Back in 1973-74 - the height of Watergate - there was a palpable sense of danger around DC. I was there for a short time in `73: believe me, that feeling was real. "Government by gunplay" was not out of the question. G. Gordon Liddy was plotting to "off" columnist Jack Anderson, and in turn later volunteered to "take one for the team," offering to allow himself to be snuffed on a capital street.
Later, Defense Secretary James Schlesinger issued an order to all field commanders: Don't carry out any orders from the White House without checking it with me first. Nixon was known to be increasingly erratic and desperate, and was apparently being watched closely by top aides and cabinet officers, including Schlesinger, White House Chief of Staff General Al Haig, and SecState Henry Kissinger.
Cornered animals are very dangerous.
Fast forward 33 years, and it's "deja vu all over again." He's not being impeached (God only knows why not!), but the Codpiece Kid has plunged as far as any President has ever fallen in approval polls. Knives are being sharpened up in Congress. The blackness of the Iraq nightmare is seeping finally into the White House itself. Those Prez'ninshul hairs grow whiter by the day. At his last press conference his eyes looked glazed, unfocused, his body language reminiscent of a character named "Lurch" from a long-ago TV series.
Navy task forces prowl the Persian Gulf, Iran on the horizon. Chertoff's gut says the bad guys are bound to misbehave again, sooner rather than later. All we hear on the TV news in danger, danger, danger.
Brian, Katie, and company are right: we are in danger. I don't think this country has ever been in more danger - and that includes the Cuban Missile Crisis. And from another 9/11, or worse.
That's why Fetzer's latest collection - and books/videos like it -- is badly needed right now, and why this book, or at least its message, deserves as wide a circulation as it can get.
It points to where the real source of all our danger lies. Or at least the greatest, most powerful source, and the one we are politically -- Constitutionally -- in the best position to do something about.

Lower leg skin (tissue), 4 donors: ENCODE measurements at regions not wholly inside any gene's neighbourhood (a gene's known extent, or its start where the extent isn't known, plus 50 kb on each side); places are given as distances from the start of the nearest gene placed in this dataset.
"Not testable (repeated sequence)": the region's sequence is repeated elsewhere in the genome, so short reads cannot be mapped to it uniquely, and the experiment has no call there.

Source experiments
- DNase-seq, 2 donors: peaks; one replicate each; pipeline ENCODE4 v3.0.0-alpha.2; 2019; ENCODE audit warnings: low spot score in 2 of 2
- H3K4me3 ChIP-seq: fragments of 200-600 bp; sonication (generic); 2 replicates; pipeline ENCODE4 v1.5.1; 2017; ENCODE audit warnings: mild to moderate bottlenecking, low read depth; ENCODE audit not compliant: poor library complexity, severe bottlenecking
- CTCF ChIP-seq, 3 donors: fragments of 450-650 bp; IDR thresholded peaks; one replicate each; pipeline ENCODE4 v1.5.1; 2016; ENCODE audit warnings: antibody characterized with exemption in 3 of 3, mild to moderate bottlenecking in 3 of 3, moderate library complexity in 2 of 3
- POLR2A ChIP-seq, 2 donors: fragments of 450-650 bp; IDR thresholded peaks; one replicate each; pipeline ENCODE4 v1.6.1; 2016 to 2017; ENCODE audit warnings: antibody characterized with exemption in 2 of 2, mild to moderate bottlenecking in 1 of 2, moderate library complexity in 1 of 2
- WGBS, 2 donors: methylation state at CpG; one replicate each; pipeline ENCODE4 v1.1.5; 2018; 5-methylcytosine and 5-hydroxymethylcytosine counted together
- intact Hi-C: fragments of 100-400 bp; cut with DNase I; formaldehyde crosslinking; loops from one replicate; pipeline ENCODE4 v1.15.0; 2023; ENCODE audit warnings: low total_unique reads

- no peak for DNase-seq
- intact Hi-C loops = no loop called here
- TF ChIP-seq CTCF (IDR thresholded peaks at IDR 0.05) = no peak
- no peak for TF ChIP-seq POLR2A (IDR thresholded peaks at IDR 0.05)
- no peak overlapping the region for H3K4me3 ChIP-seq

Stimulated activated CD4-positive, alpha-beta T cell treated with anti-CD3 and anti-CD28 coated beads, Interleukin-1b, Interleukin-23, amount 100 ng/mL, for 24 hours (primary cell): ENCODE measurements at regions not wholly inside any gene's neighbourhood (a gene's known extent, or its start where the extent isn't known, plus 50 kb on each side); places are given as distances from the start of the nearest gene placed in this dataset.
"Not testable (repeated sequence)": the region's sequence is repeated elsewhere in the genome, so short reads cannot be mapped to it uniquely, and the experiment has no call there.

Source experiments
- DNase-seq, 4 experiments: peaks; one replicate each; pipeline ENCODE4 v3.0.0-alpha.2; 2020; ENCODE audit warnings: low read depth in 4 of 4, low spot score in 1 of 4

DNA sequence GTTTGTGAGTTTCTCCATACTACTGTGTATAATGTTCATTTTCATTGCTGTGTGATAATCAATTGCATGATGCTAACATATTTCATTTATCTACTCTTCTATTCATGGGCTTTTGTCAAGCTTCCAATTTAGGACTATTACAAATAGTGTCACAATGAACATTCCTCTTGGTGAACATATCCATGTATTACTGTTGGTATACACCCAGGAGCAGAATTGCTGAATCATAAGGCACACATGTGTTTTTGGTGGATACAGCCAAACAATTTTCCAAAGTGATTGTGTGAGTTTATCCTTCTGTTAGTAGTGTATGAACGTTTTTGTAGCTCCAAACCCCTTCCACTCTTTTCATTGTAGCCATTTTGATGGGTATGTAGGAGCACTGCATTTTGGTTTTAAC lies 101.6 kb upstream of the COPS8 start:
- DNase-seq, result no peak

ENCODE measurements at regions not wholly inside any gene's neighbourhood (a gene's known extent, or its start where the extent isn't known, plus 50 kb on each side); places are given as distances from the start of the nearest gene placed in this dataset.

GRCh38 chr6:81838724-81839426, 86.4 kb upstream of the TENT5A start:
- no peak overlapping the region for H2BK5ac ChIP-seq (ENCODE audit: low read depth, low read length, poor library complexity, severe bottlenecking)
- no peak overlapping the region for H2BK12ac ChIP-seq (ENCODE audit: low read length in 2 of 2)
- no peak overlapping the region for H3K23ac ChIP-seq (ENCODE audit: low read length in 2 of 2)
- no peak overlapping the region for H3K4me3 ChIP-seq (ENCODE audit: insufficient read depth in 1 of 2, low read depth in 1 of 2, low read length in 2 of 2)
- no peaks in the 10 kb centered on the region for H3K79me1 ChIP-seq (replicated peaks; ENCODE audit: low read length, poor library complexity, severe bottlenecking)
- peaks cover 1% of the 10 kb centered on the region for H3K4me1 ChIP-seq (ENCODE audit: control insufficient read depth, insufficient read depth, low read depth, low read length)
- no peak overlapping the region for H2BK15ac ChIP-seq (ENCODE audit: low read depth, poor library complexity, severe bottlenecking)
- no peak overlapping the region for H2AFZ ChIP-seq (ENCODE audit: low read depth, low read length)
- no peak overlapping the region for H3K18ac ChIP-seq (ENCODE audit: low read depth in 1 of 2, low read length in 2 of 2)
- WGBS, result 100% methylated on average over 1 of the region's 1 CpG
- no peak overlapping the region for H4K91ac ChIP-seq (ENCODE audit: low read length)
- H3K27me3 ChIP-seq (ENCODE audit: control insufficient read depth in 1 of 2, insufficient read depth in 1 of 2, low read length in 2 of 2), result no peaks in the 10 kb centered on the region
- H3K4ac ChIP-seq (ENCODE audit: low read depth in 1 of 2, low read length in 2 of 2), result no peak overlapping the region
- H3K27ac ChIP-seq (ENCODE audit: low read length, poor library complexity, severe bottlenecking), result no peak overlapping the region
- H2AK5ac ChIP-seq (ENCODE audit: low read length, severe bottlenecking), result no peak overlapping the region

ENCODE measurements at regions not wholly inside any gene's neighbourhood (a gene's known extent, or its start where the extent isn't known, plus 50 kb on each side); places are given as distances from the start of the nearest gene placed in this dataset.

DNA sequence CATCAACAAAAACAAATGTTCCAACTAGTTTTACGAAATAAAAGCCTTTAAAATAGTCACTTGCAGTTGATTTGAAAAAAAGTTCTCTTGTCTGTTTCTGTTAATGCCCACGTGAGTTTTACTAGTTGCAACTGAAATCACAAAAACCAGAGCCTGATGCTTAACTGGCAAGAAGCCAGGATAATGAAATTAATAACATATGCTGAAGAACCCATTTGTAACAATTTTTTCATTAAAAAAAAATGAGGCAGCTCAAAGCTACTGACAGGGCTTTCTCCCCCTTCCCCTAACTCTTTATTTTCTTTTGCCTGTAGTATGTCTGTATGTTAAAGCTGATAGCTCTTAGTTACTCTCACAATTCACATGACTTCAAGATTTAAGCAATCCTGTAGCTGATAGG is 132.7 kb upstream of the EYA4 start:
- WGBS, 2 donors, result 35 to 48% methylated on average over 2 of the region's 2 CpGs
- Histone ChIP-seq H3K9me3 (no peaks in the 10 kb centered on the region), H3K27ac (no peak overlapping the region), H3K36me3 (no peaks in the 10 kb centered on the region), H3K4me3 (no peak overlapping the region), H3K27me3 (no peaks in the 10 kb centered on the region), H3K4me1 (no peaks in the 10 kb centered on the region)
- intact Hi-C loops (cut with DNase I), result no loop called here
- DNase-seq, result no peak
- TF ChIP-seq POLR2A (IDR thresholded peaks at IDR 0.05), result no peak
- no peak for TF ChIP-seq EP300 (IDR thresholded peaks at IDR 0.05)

The unified thrust of all the articles in this volume is simple and direct: the official account of 9/11 just cannot be sustained. The three buildings at NY's World Trade Center were most likely brought down by pre-planned controlled demolitions; the Pentagon could not have been hit by a Boeing 757, hence was not hit by American Airlines Flight 77.
Who had the power to make these things happen? Such an operation clearly required the involvement of the highest levels of the US government. Reinforcing this inescapable explanation is the fact that "our highest elected officials took extraordinary steps to prevent any formal investigation of 9/11," and, when it was forced on them, did everything they could to subvert it. (Fetzer, "Thinking About Conspiracy Theories," p. 60.)
A powerful dose of "political truth" indeed, one that probably a majority of Americans are unwilling to swallow, no matter how disaffected from this government they may feel.
That's why this is such a dangerous time: like in that old song about love, we're looking for danger in all the wrong places.
But a few more comments about the book itself, before reverting to that topic:
Overall it's a solid collection of essays, maybe a little more uneven than Fetzer's earlier compilations on the JFK case (Assassination Science, Murder in Dealey Plaza, The Great Zapruder Film Hoax). Highlights:
-- Jack White's "9/11: A Photographic Portfolio. . ." is disappointingly brief (I was probably spoiled by having seen his Pentagon presentation). I like his clear, succinct captions and how they zero in on the main issues.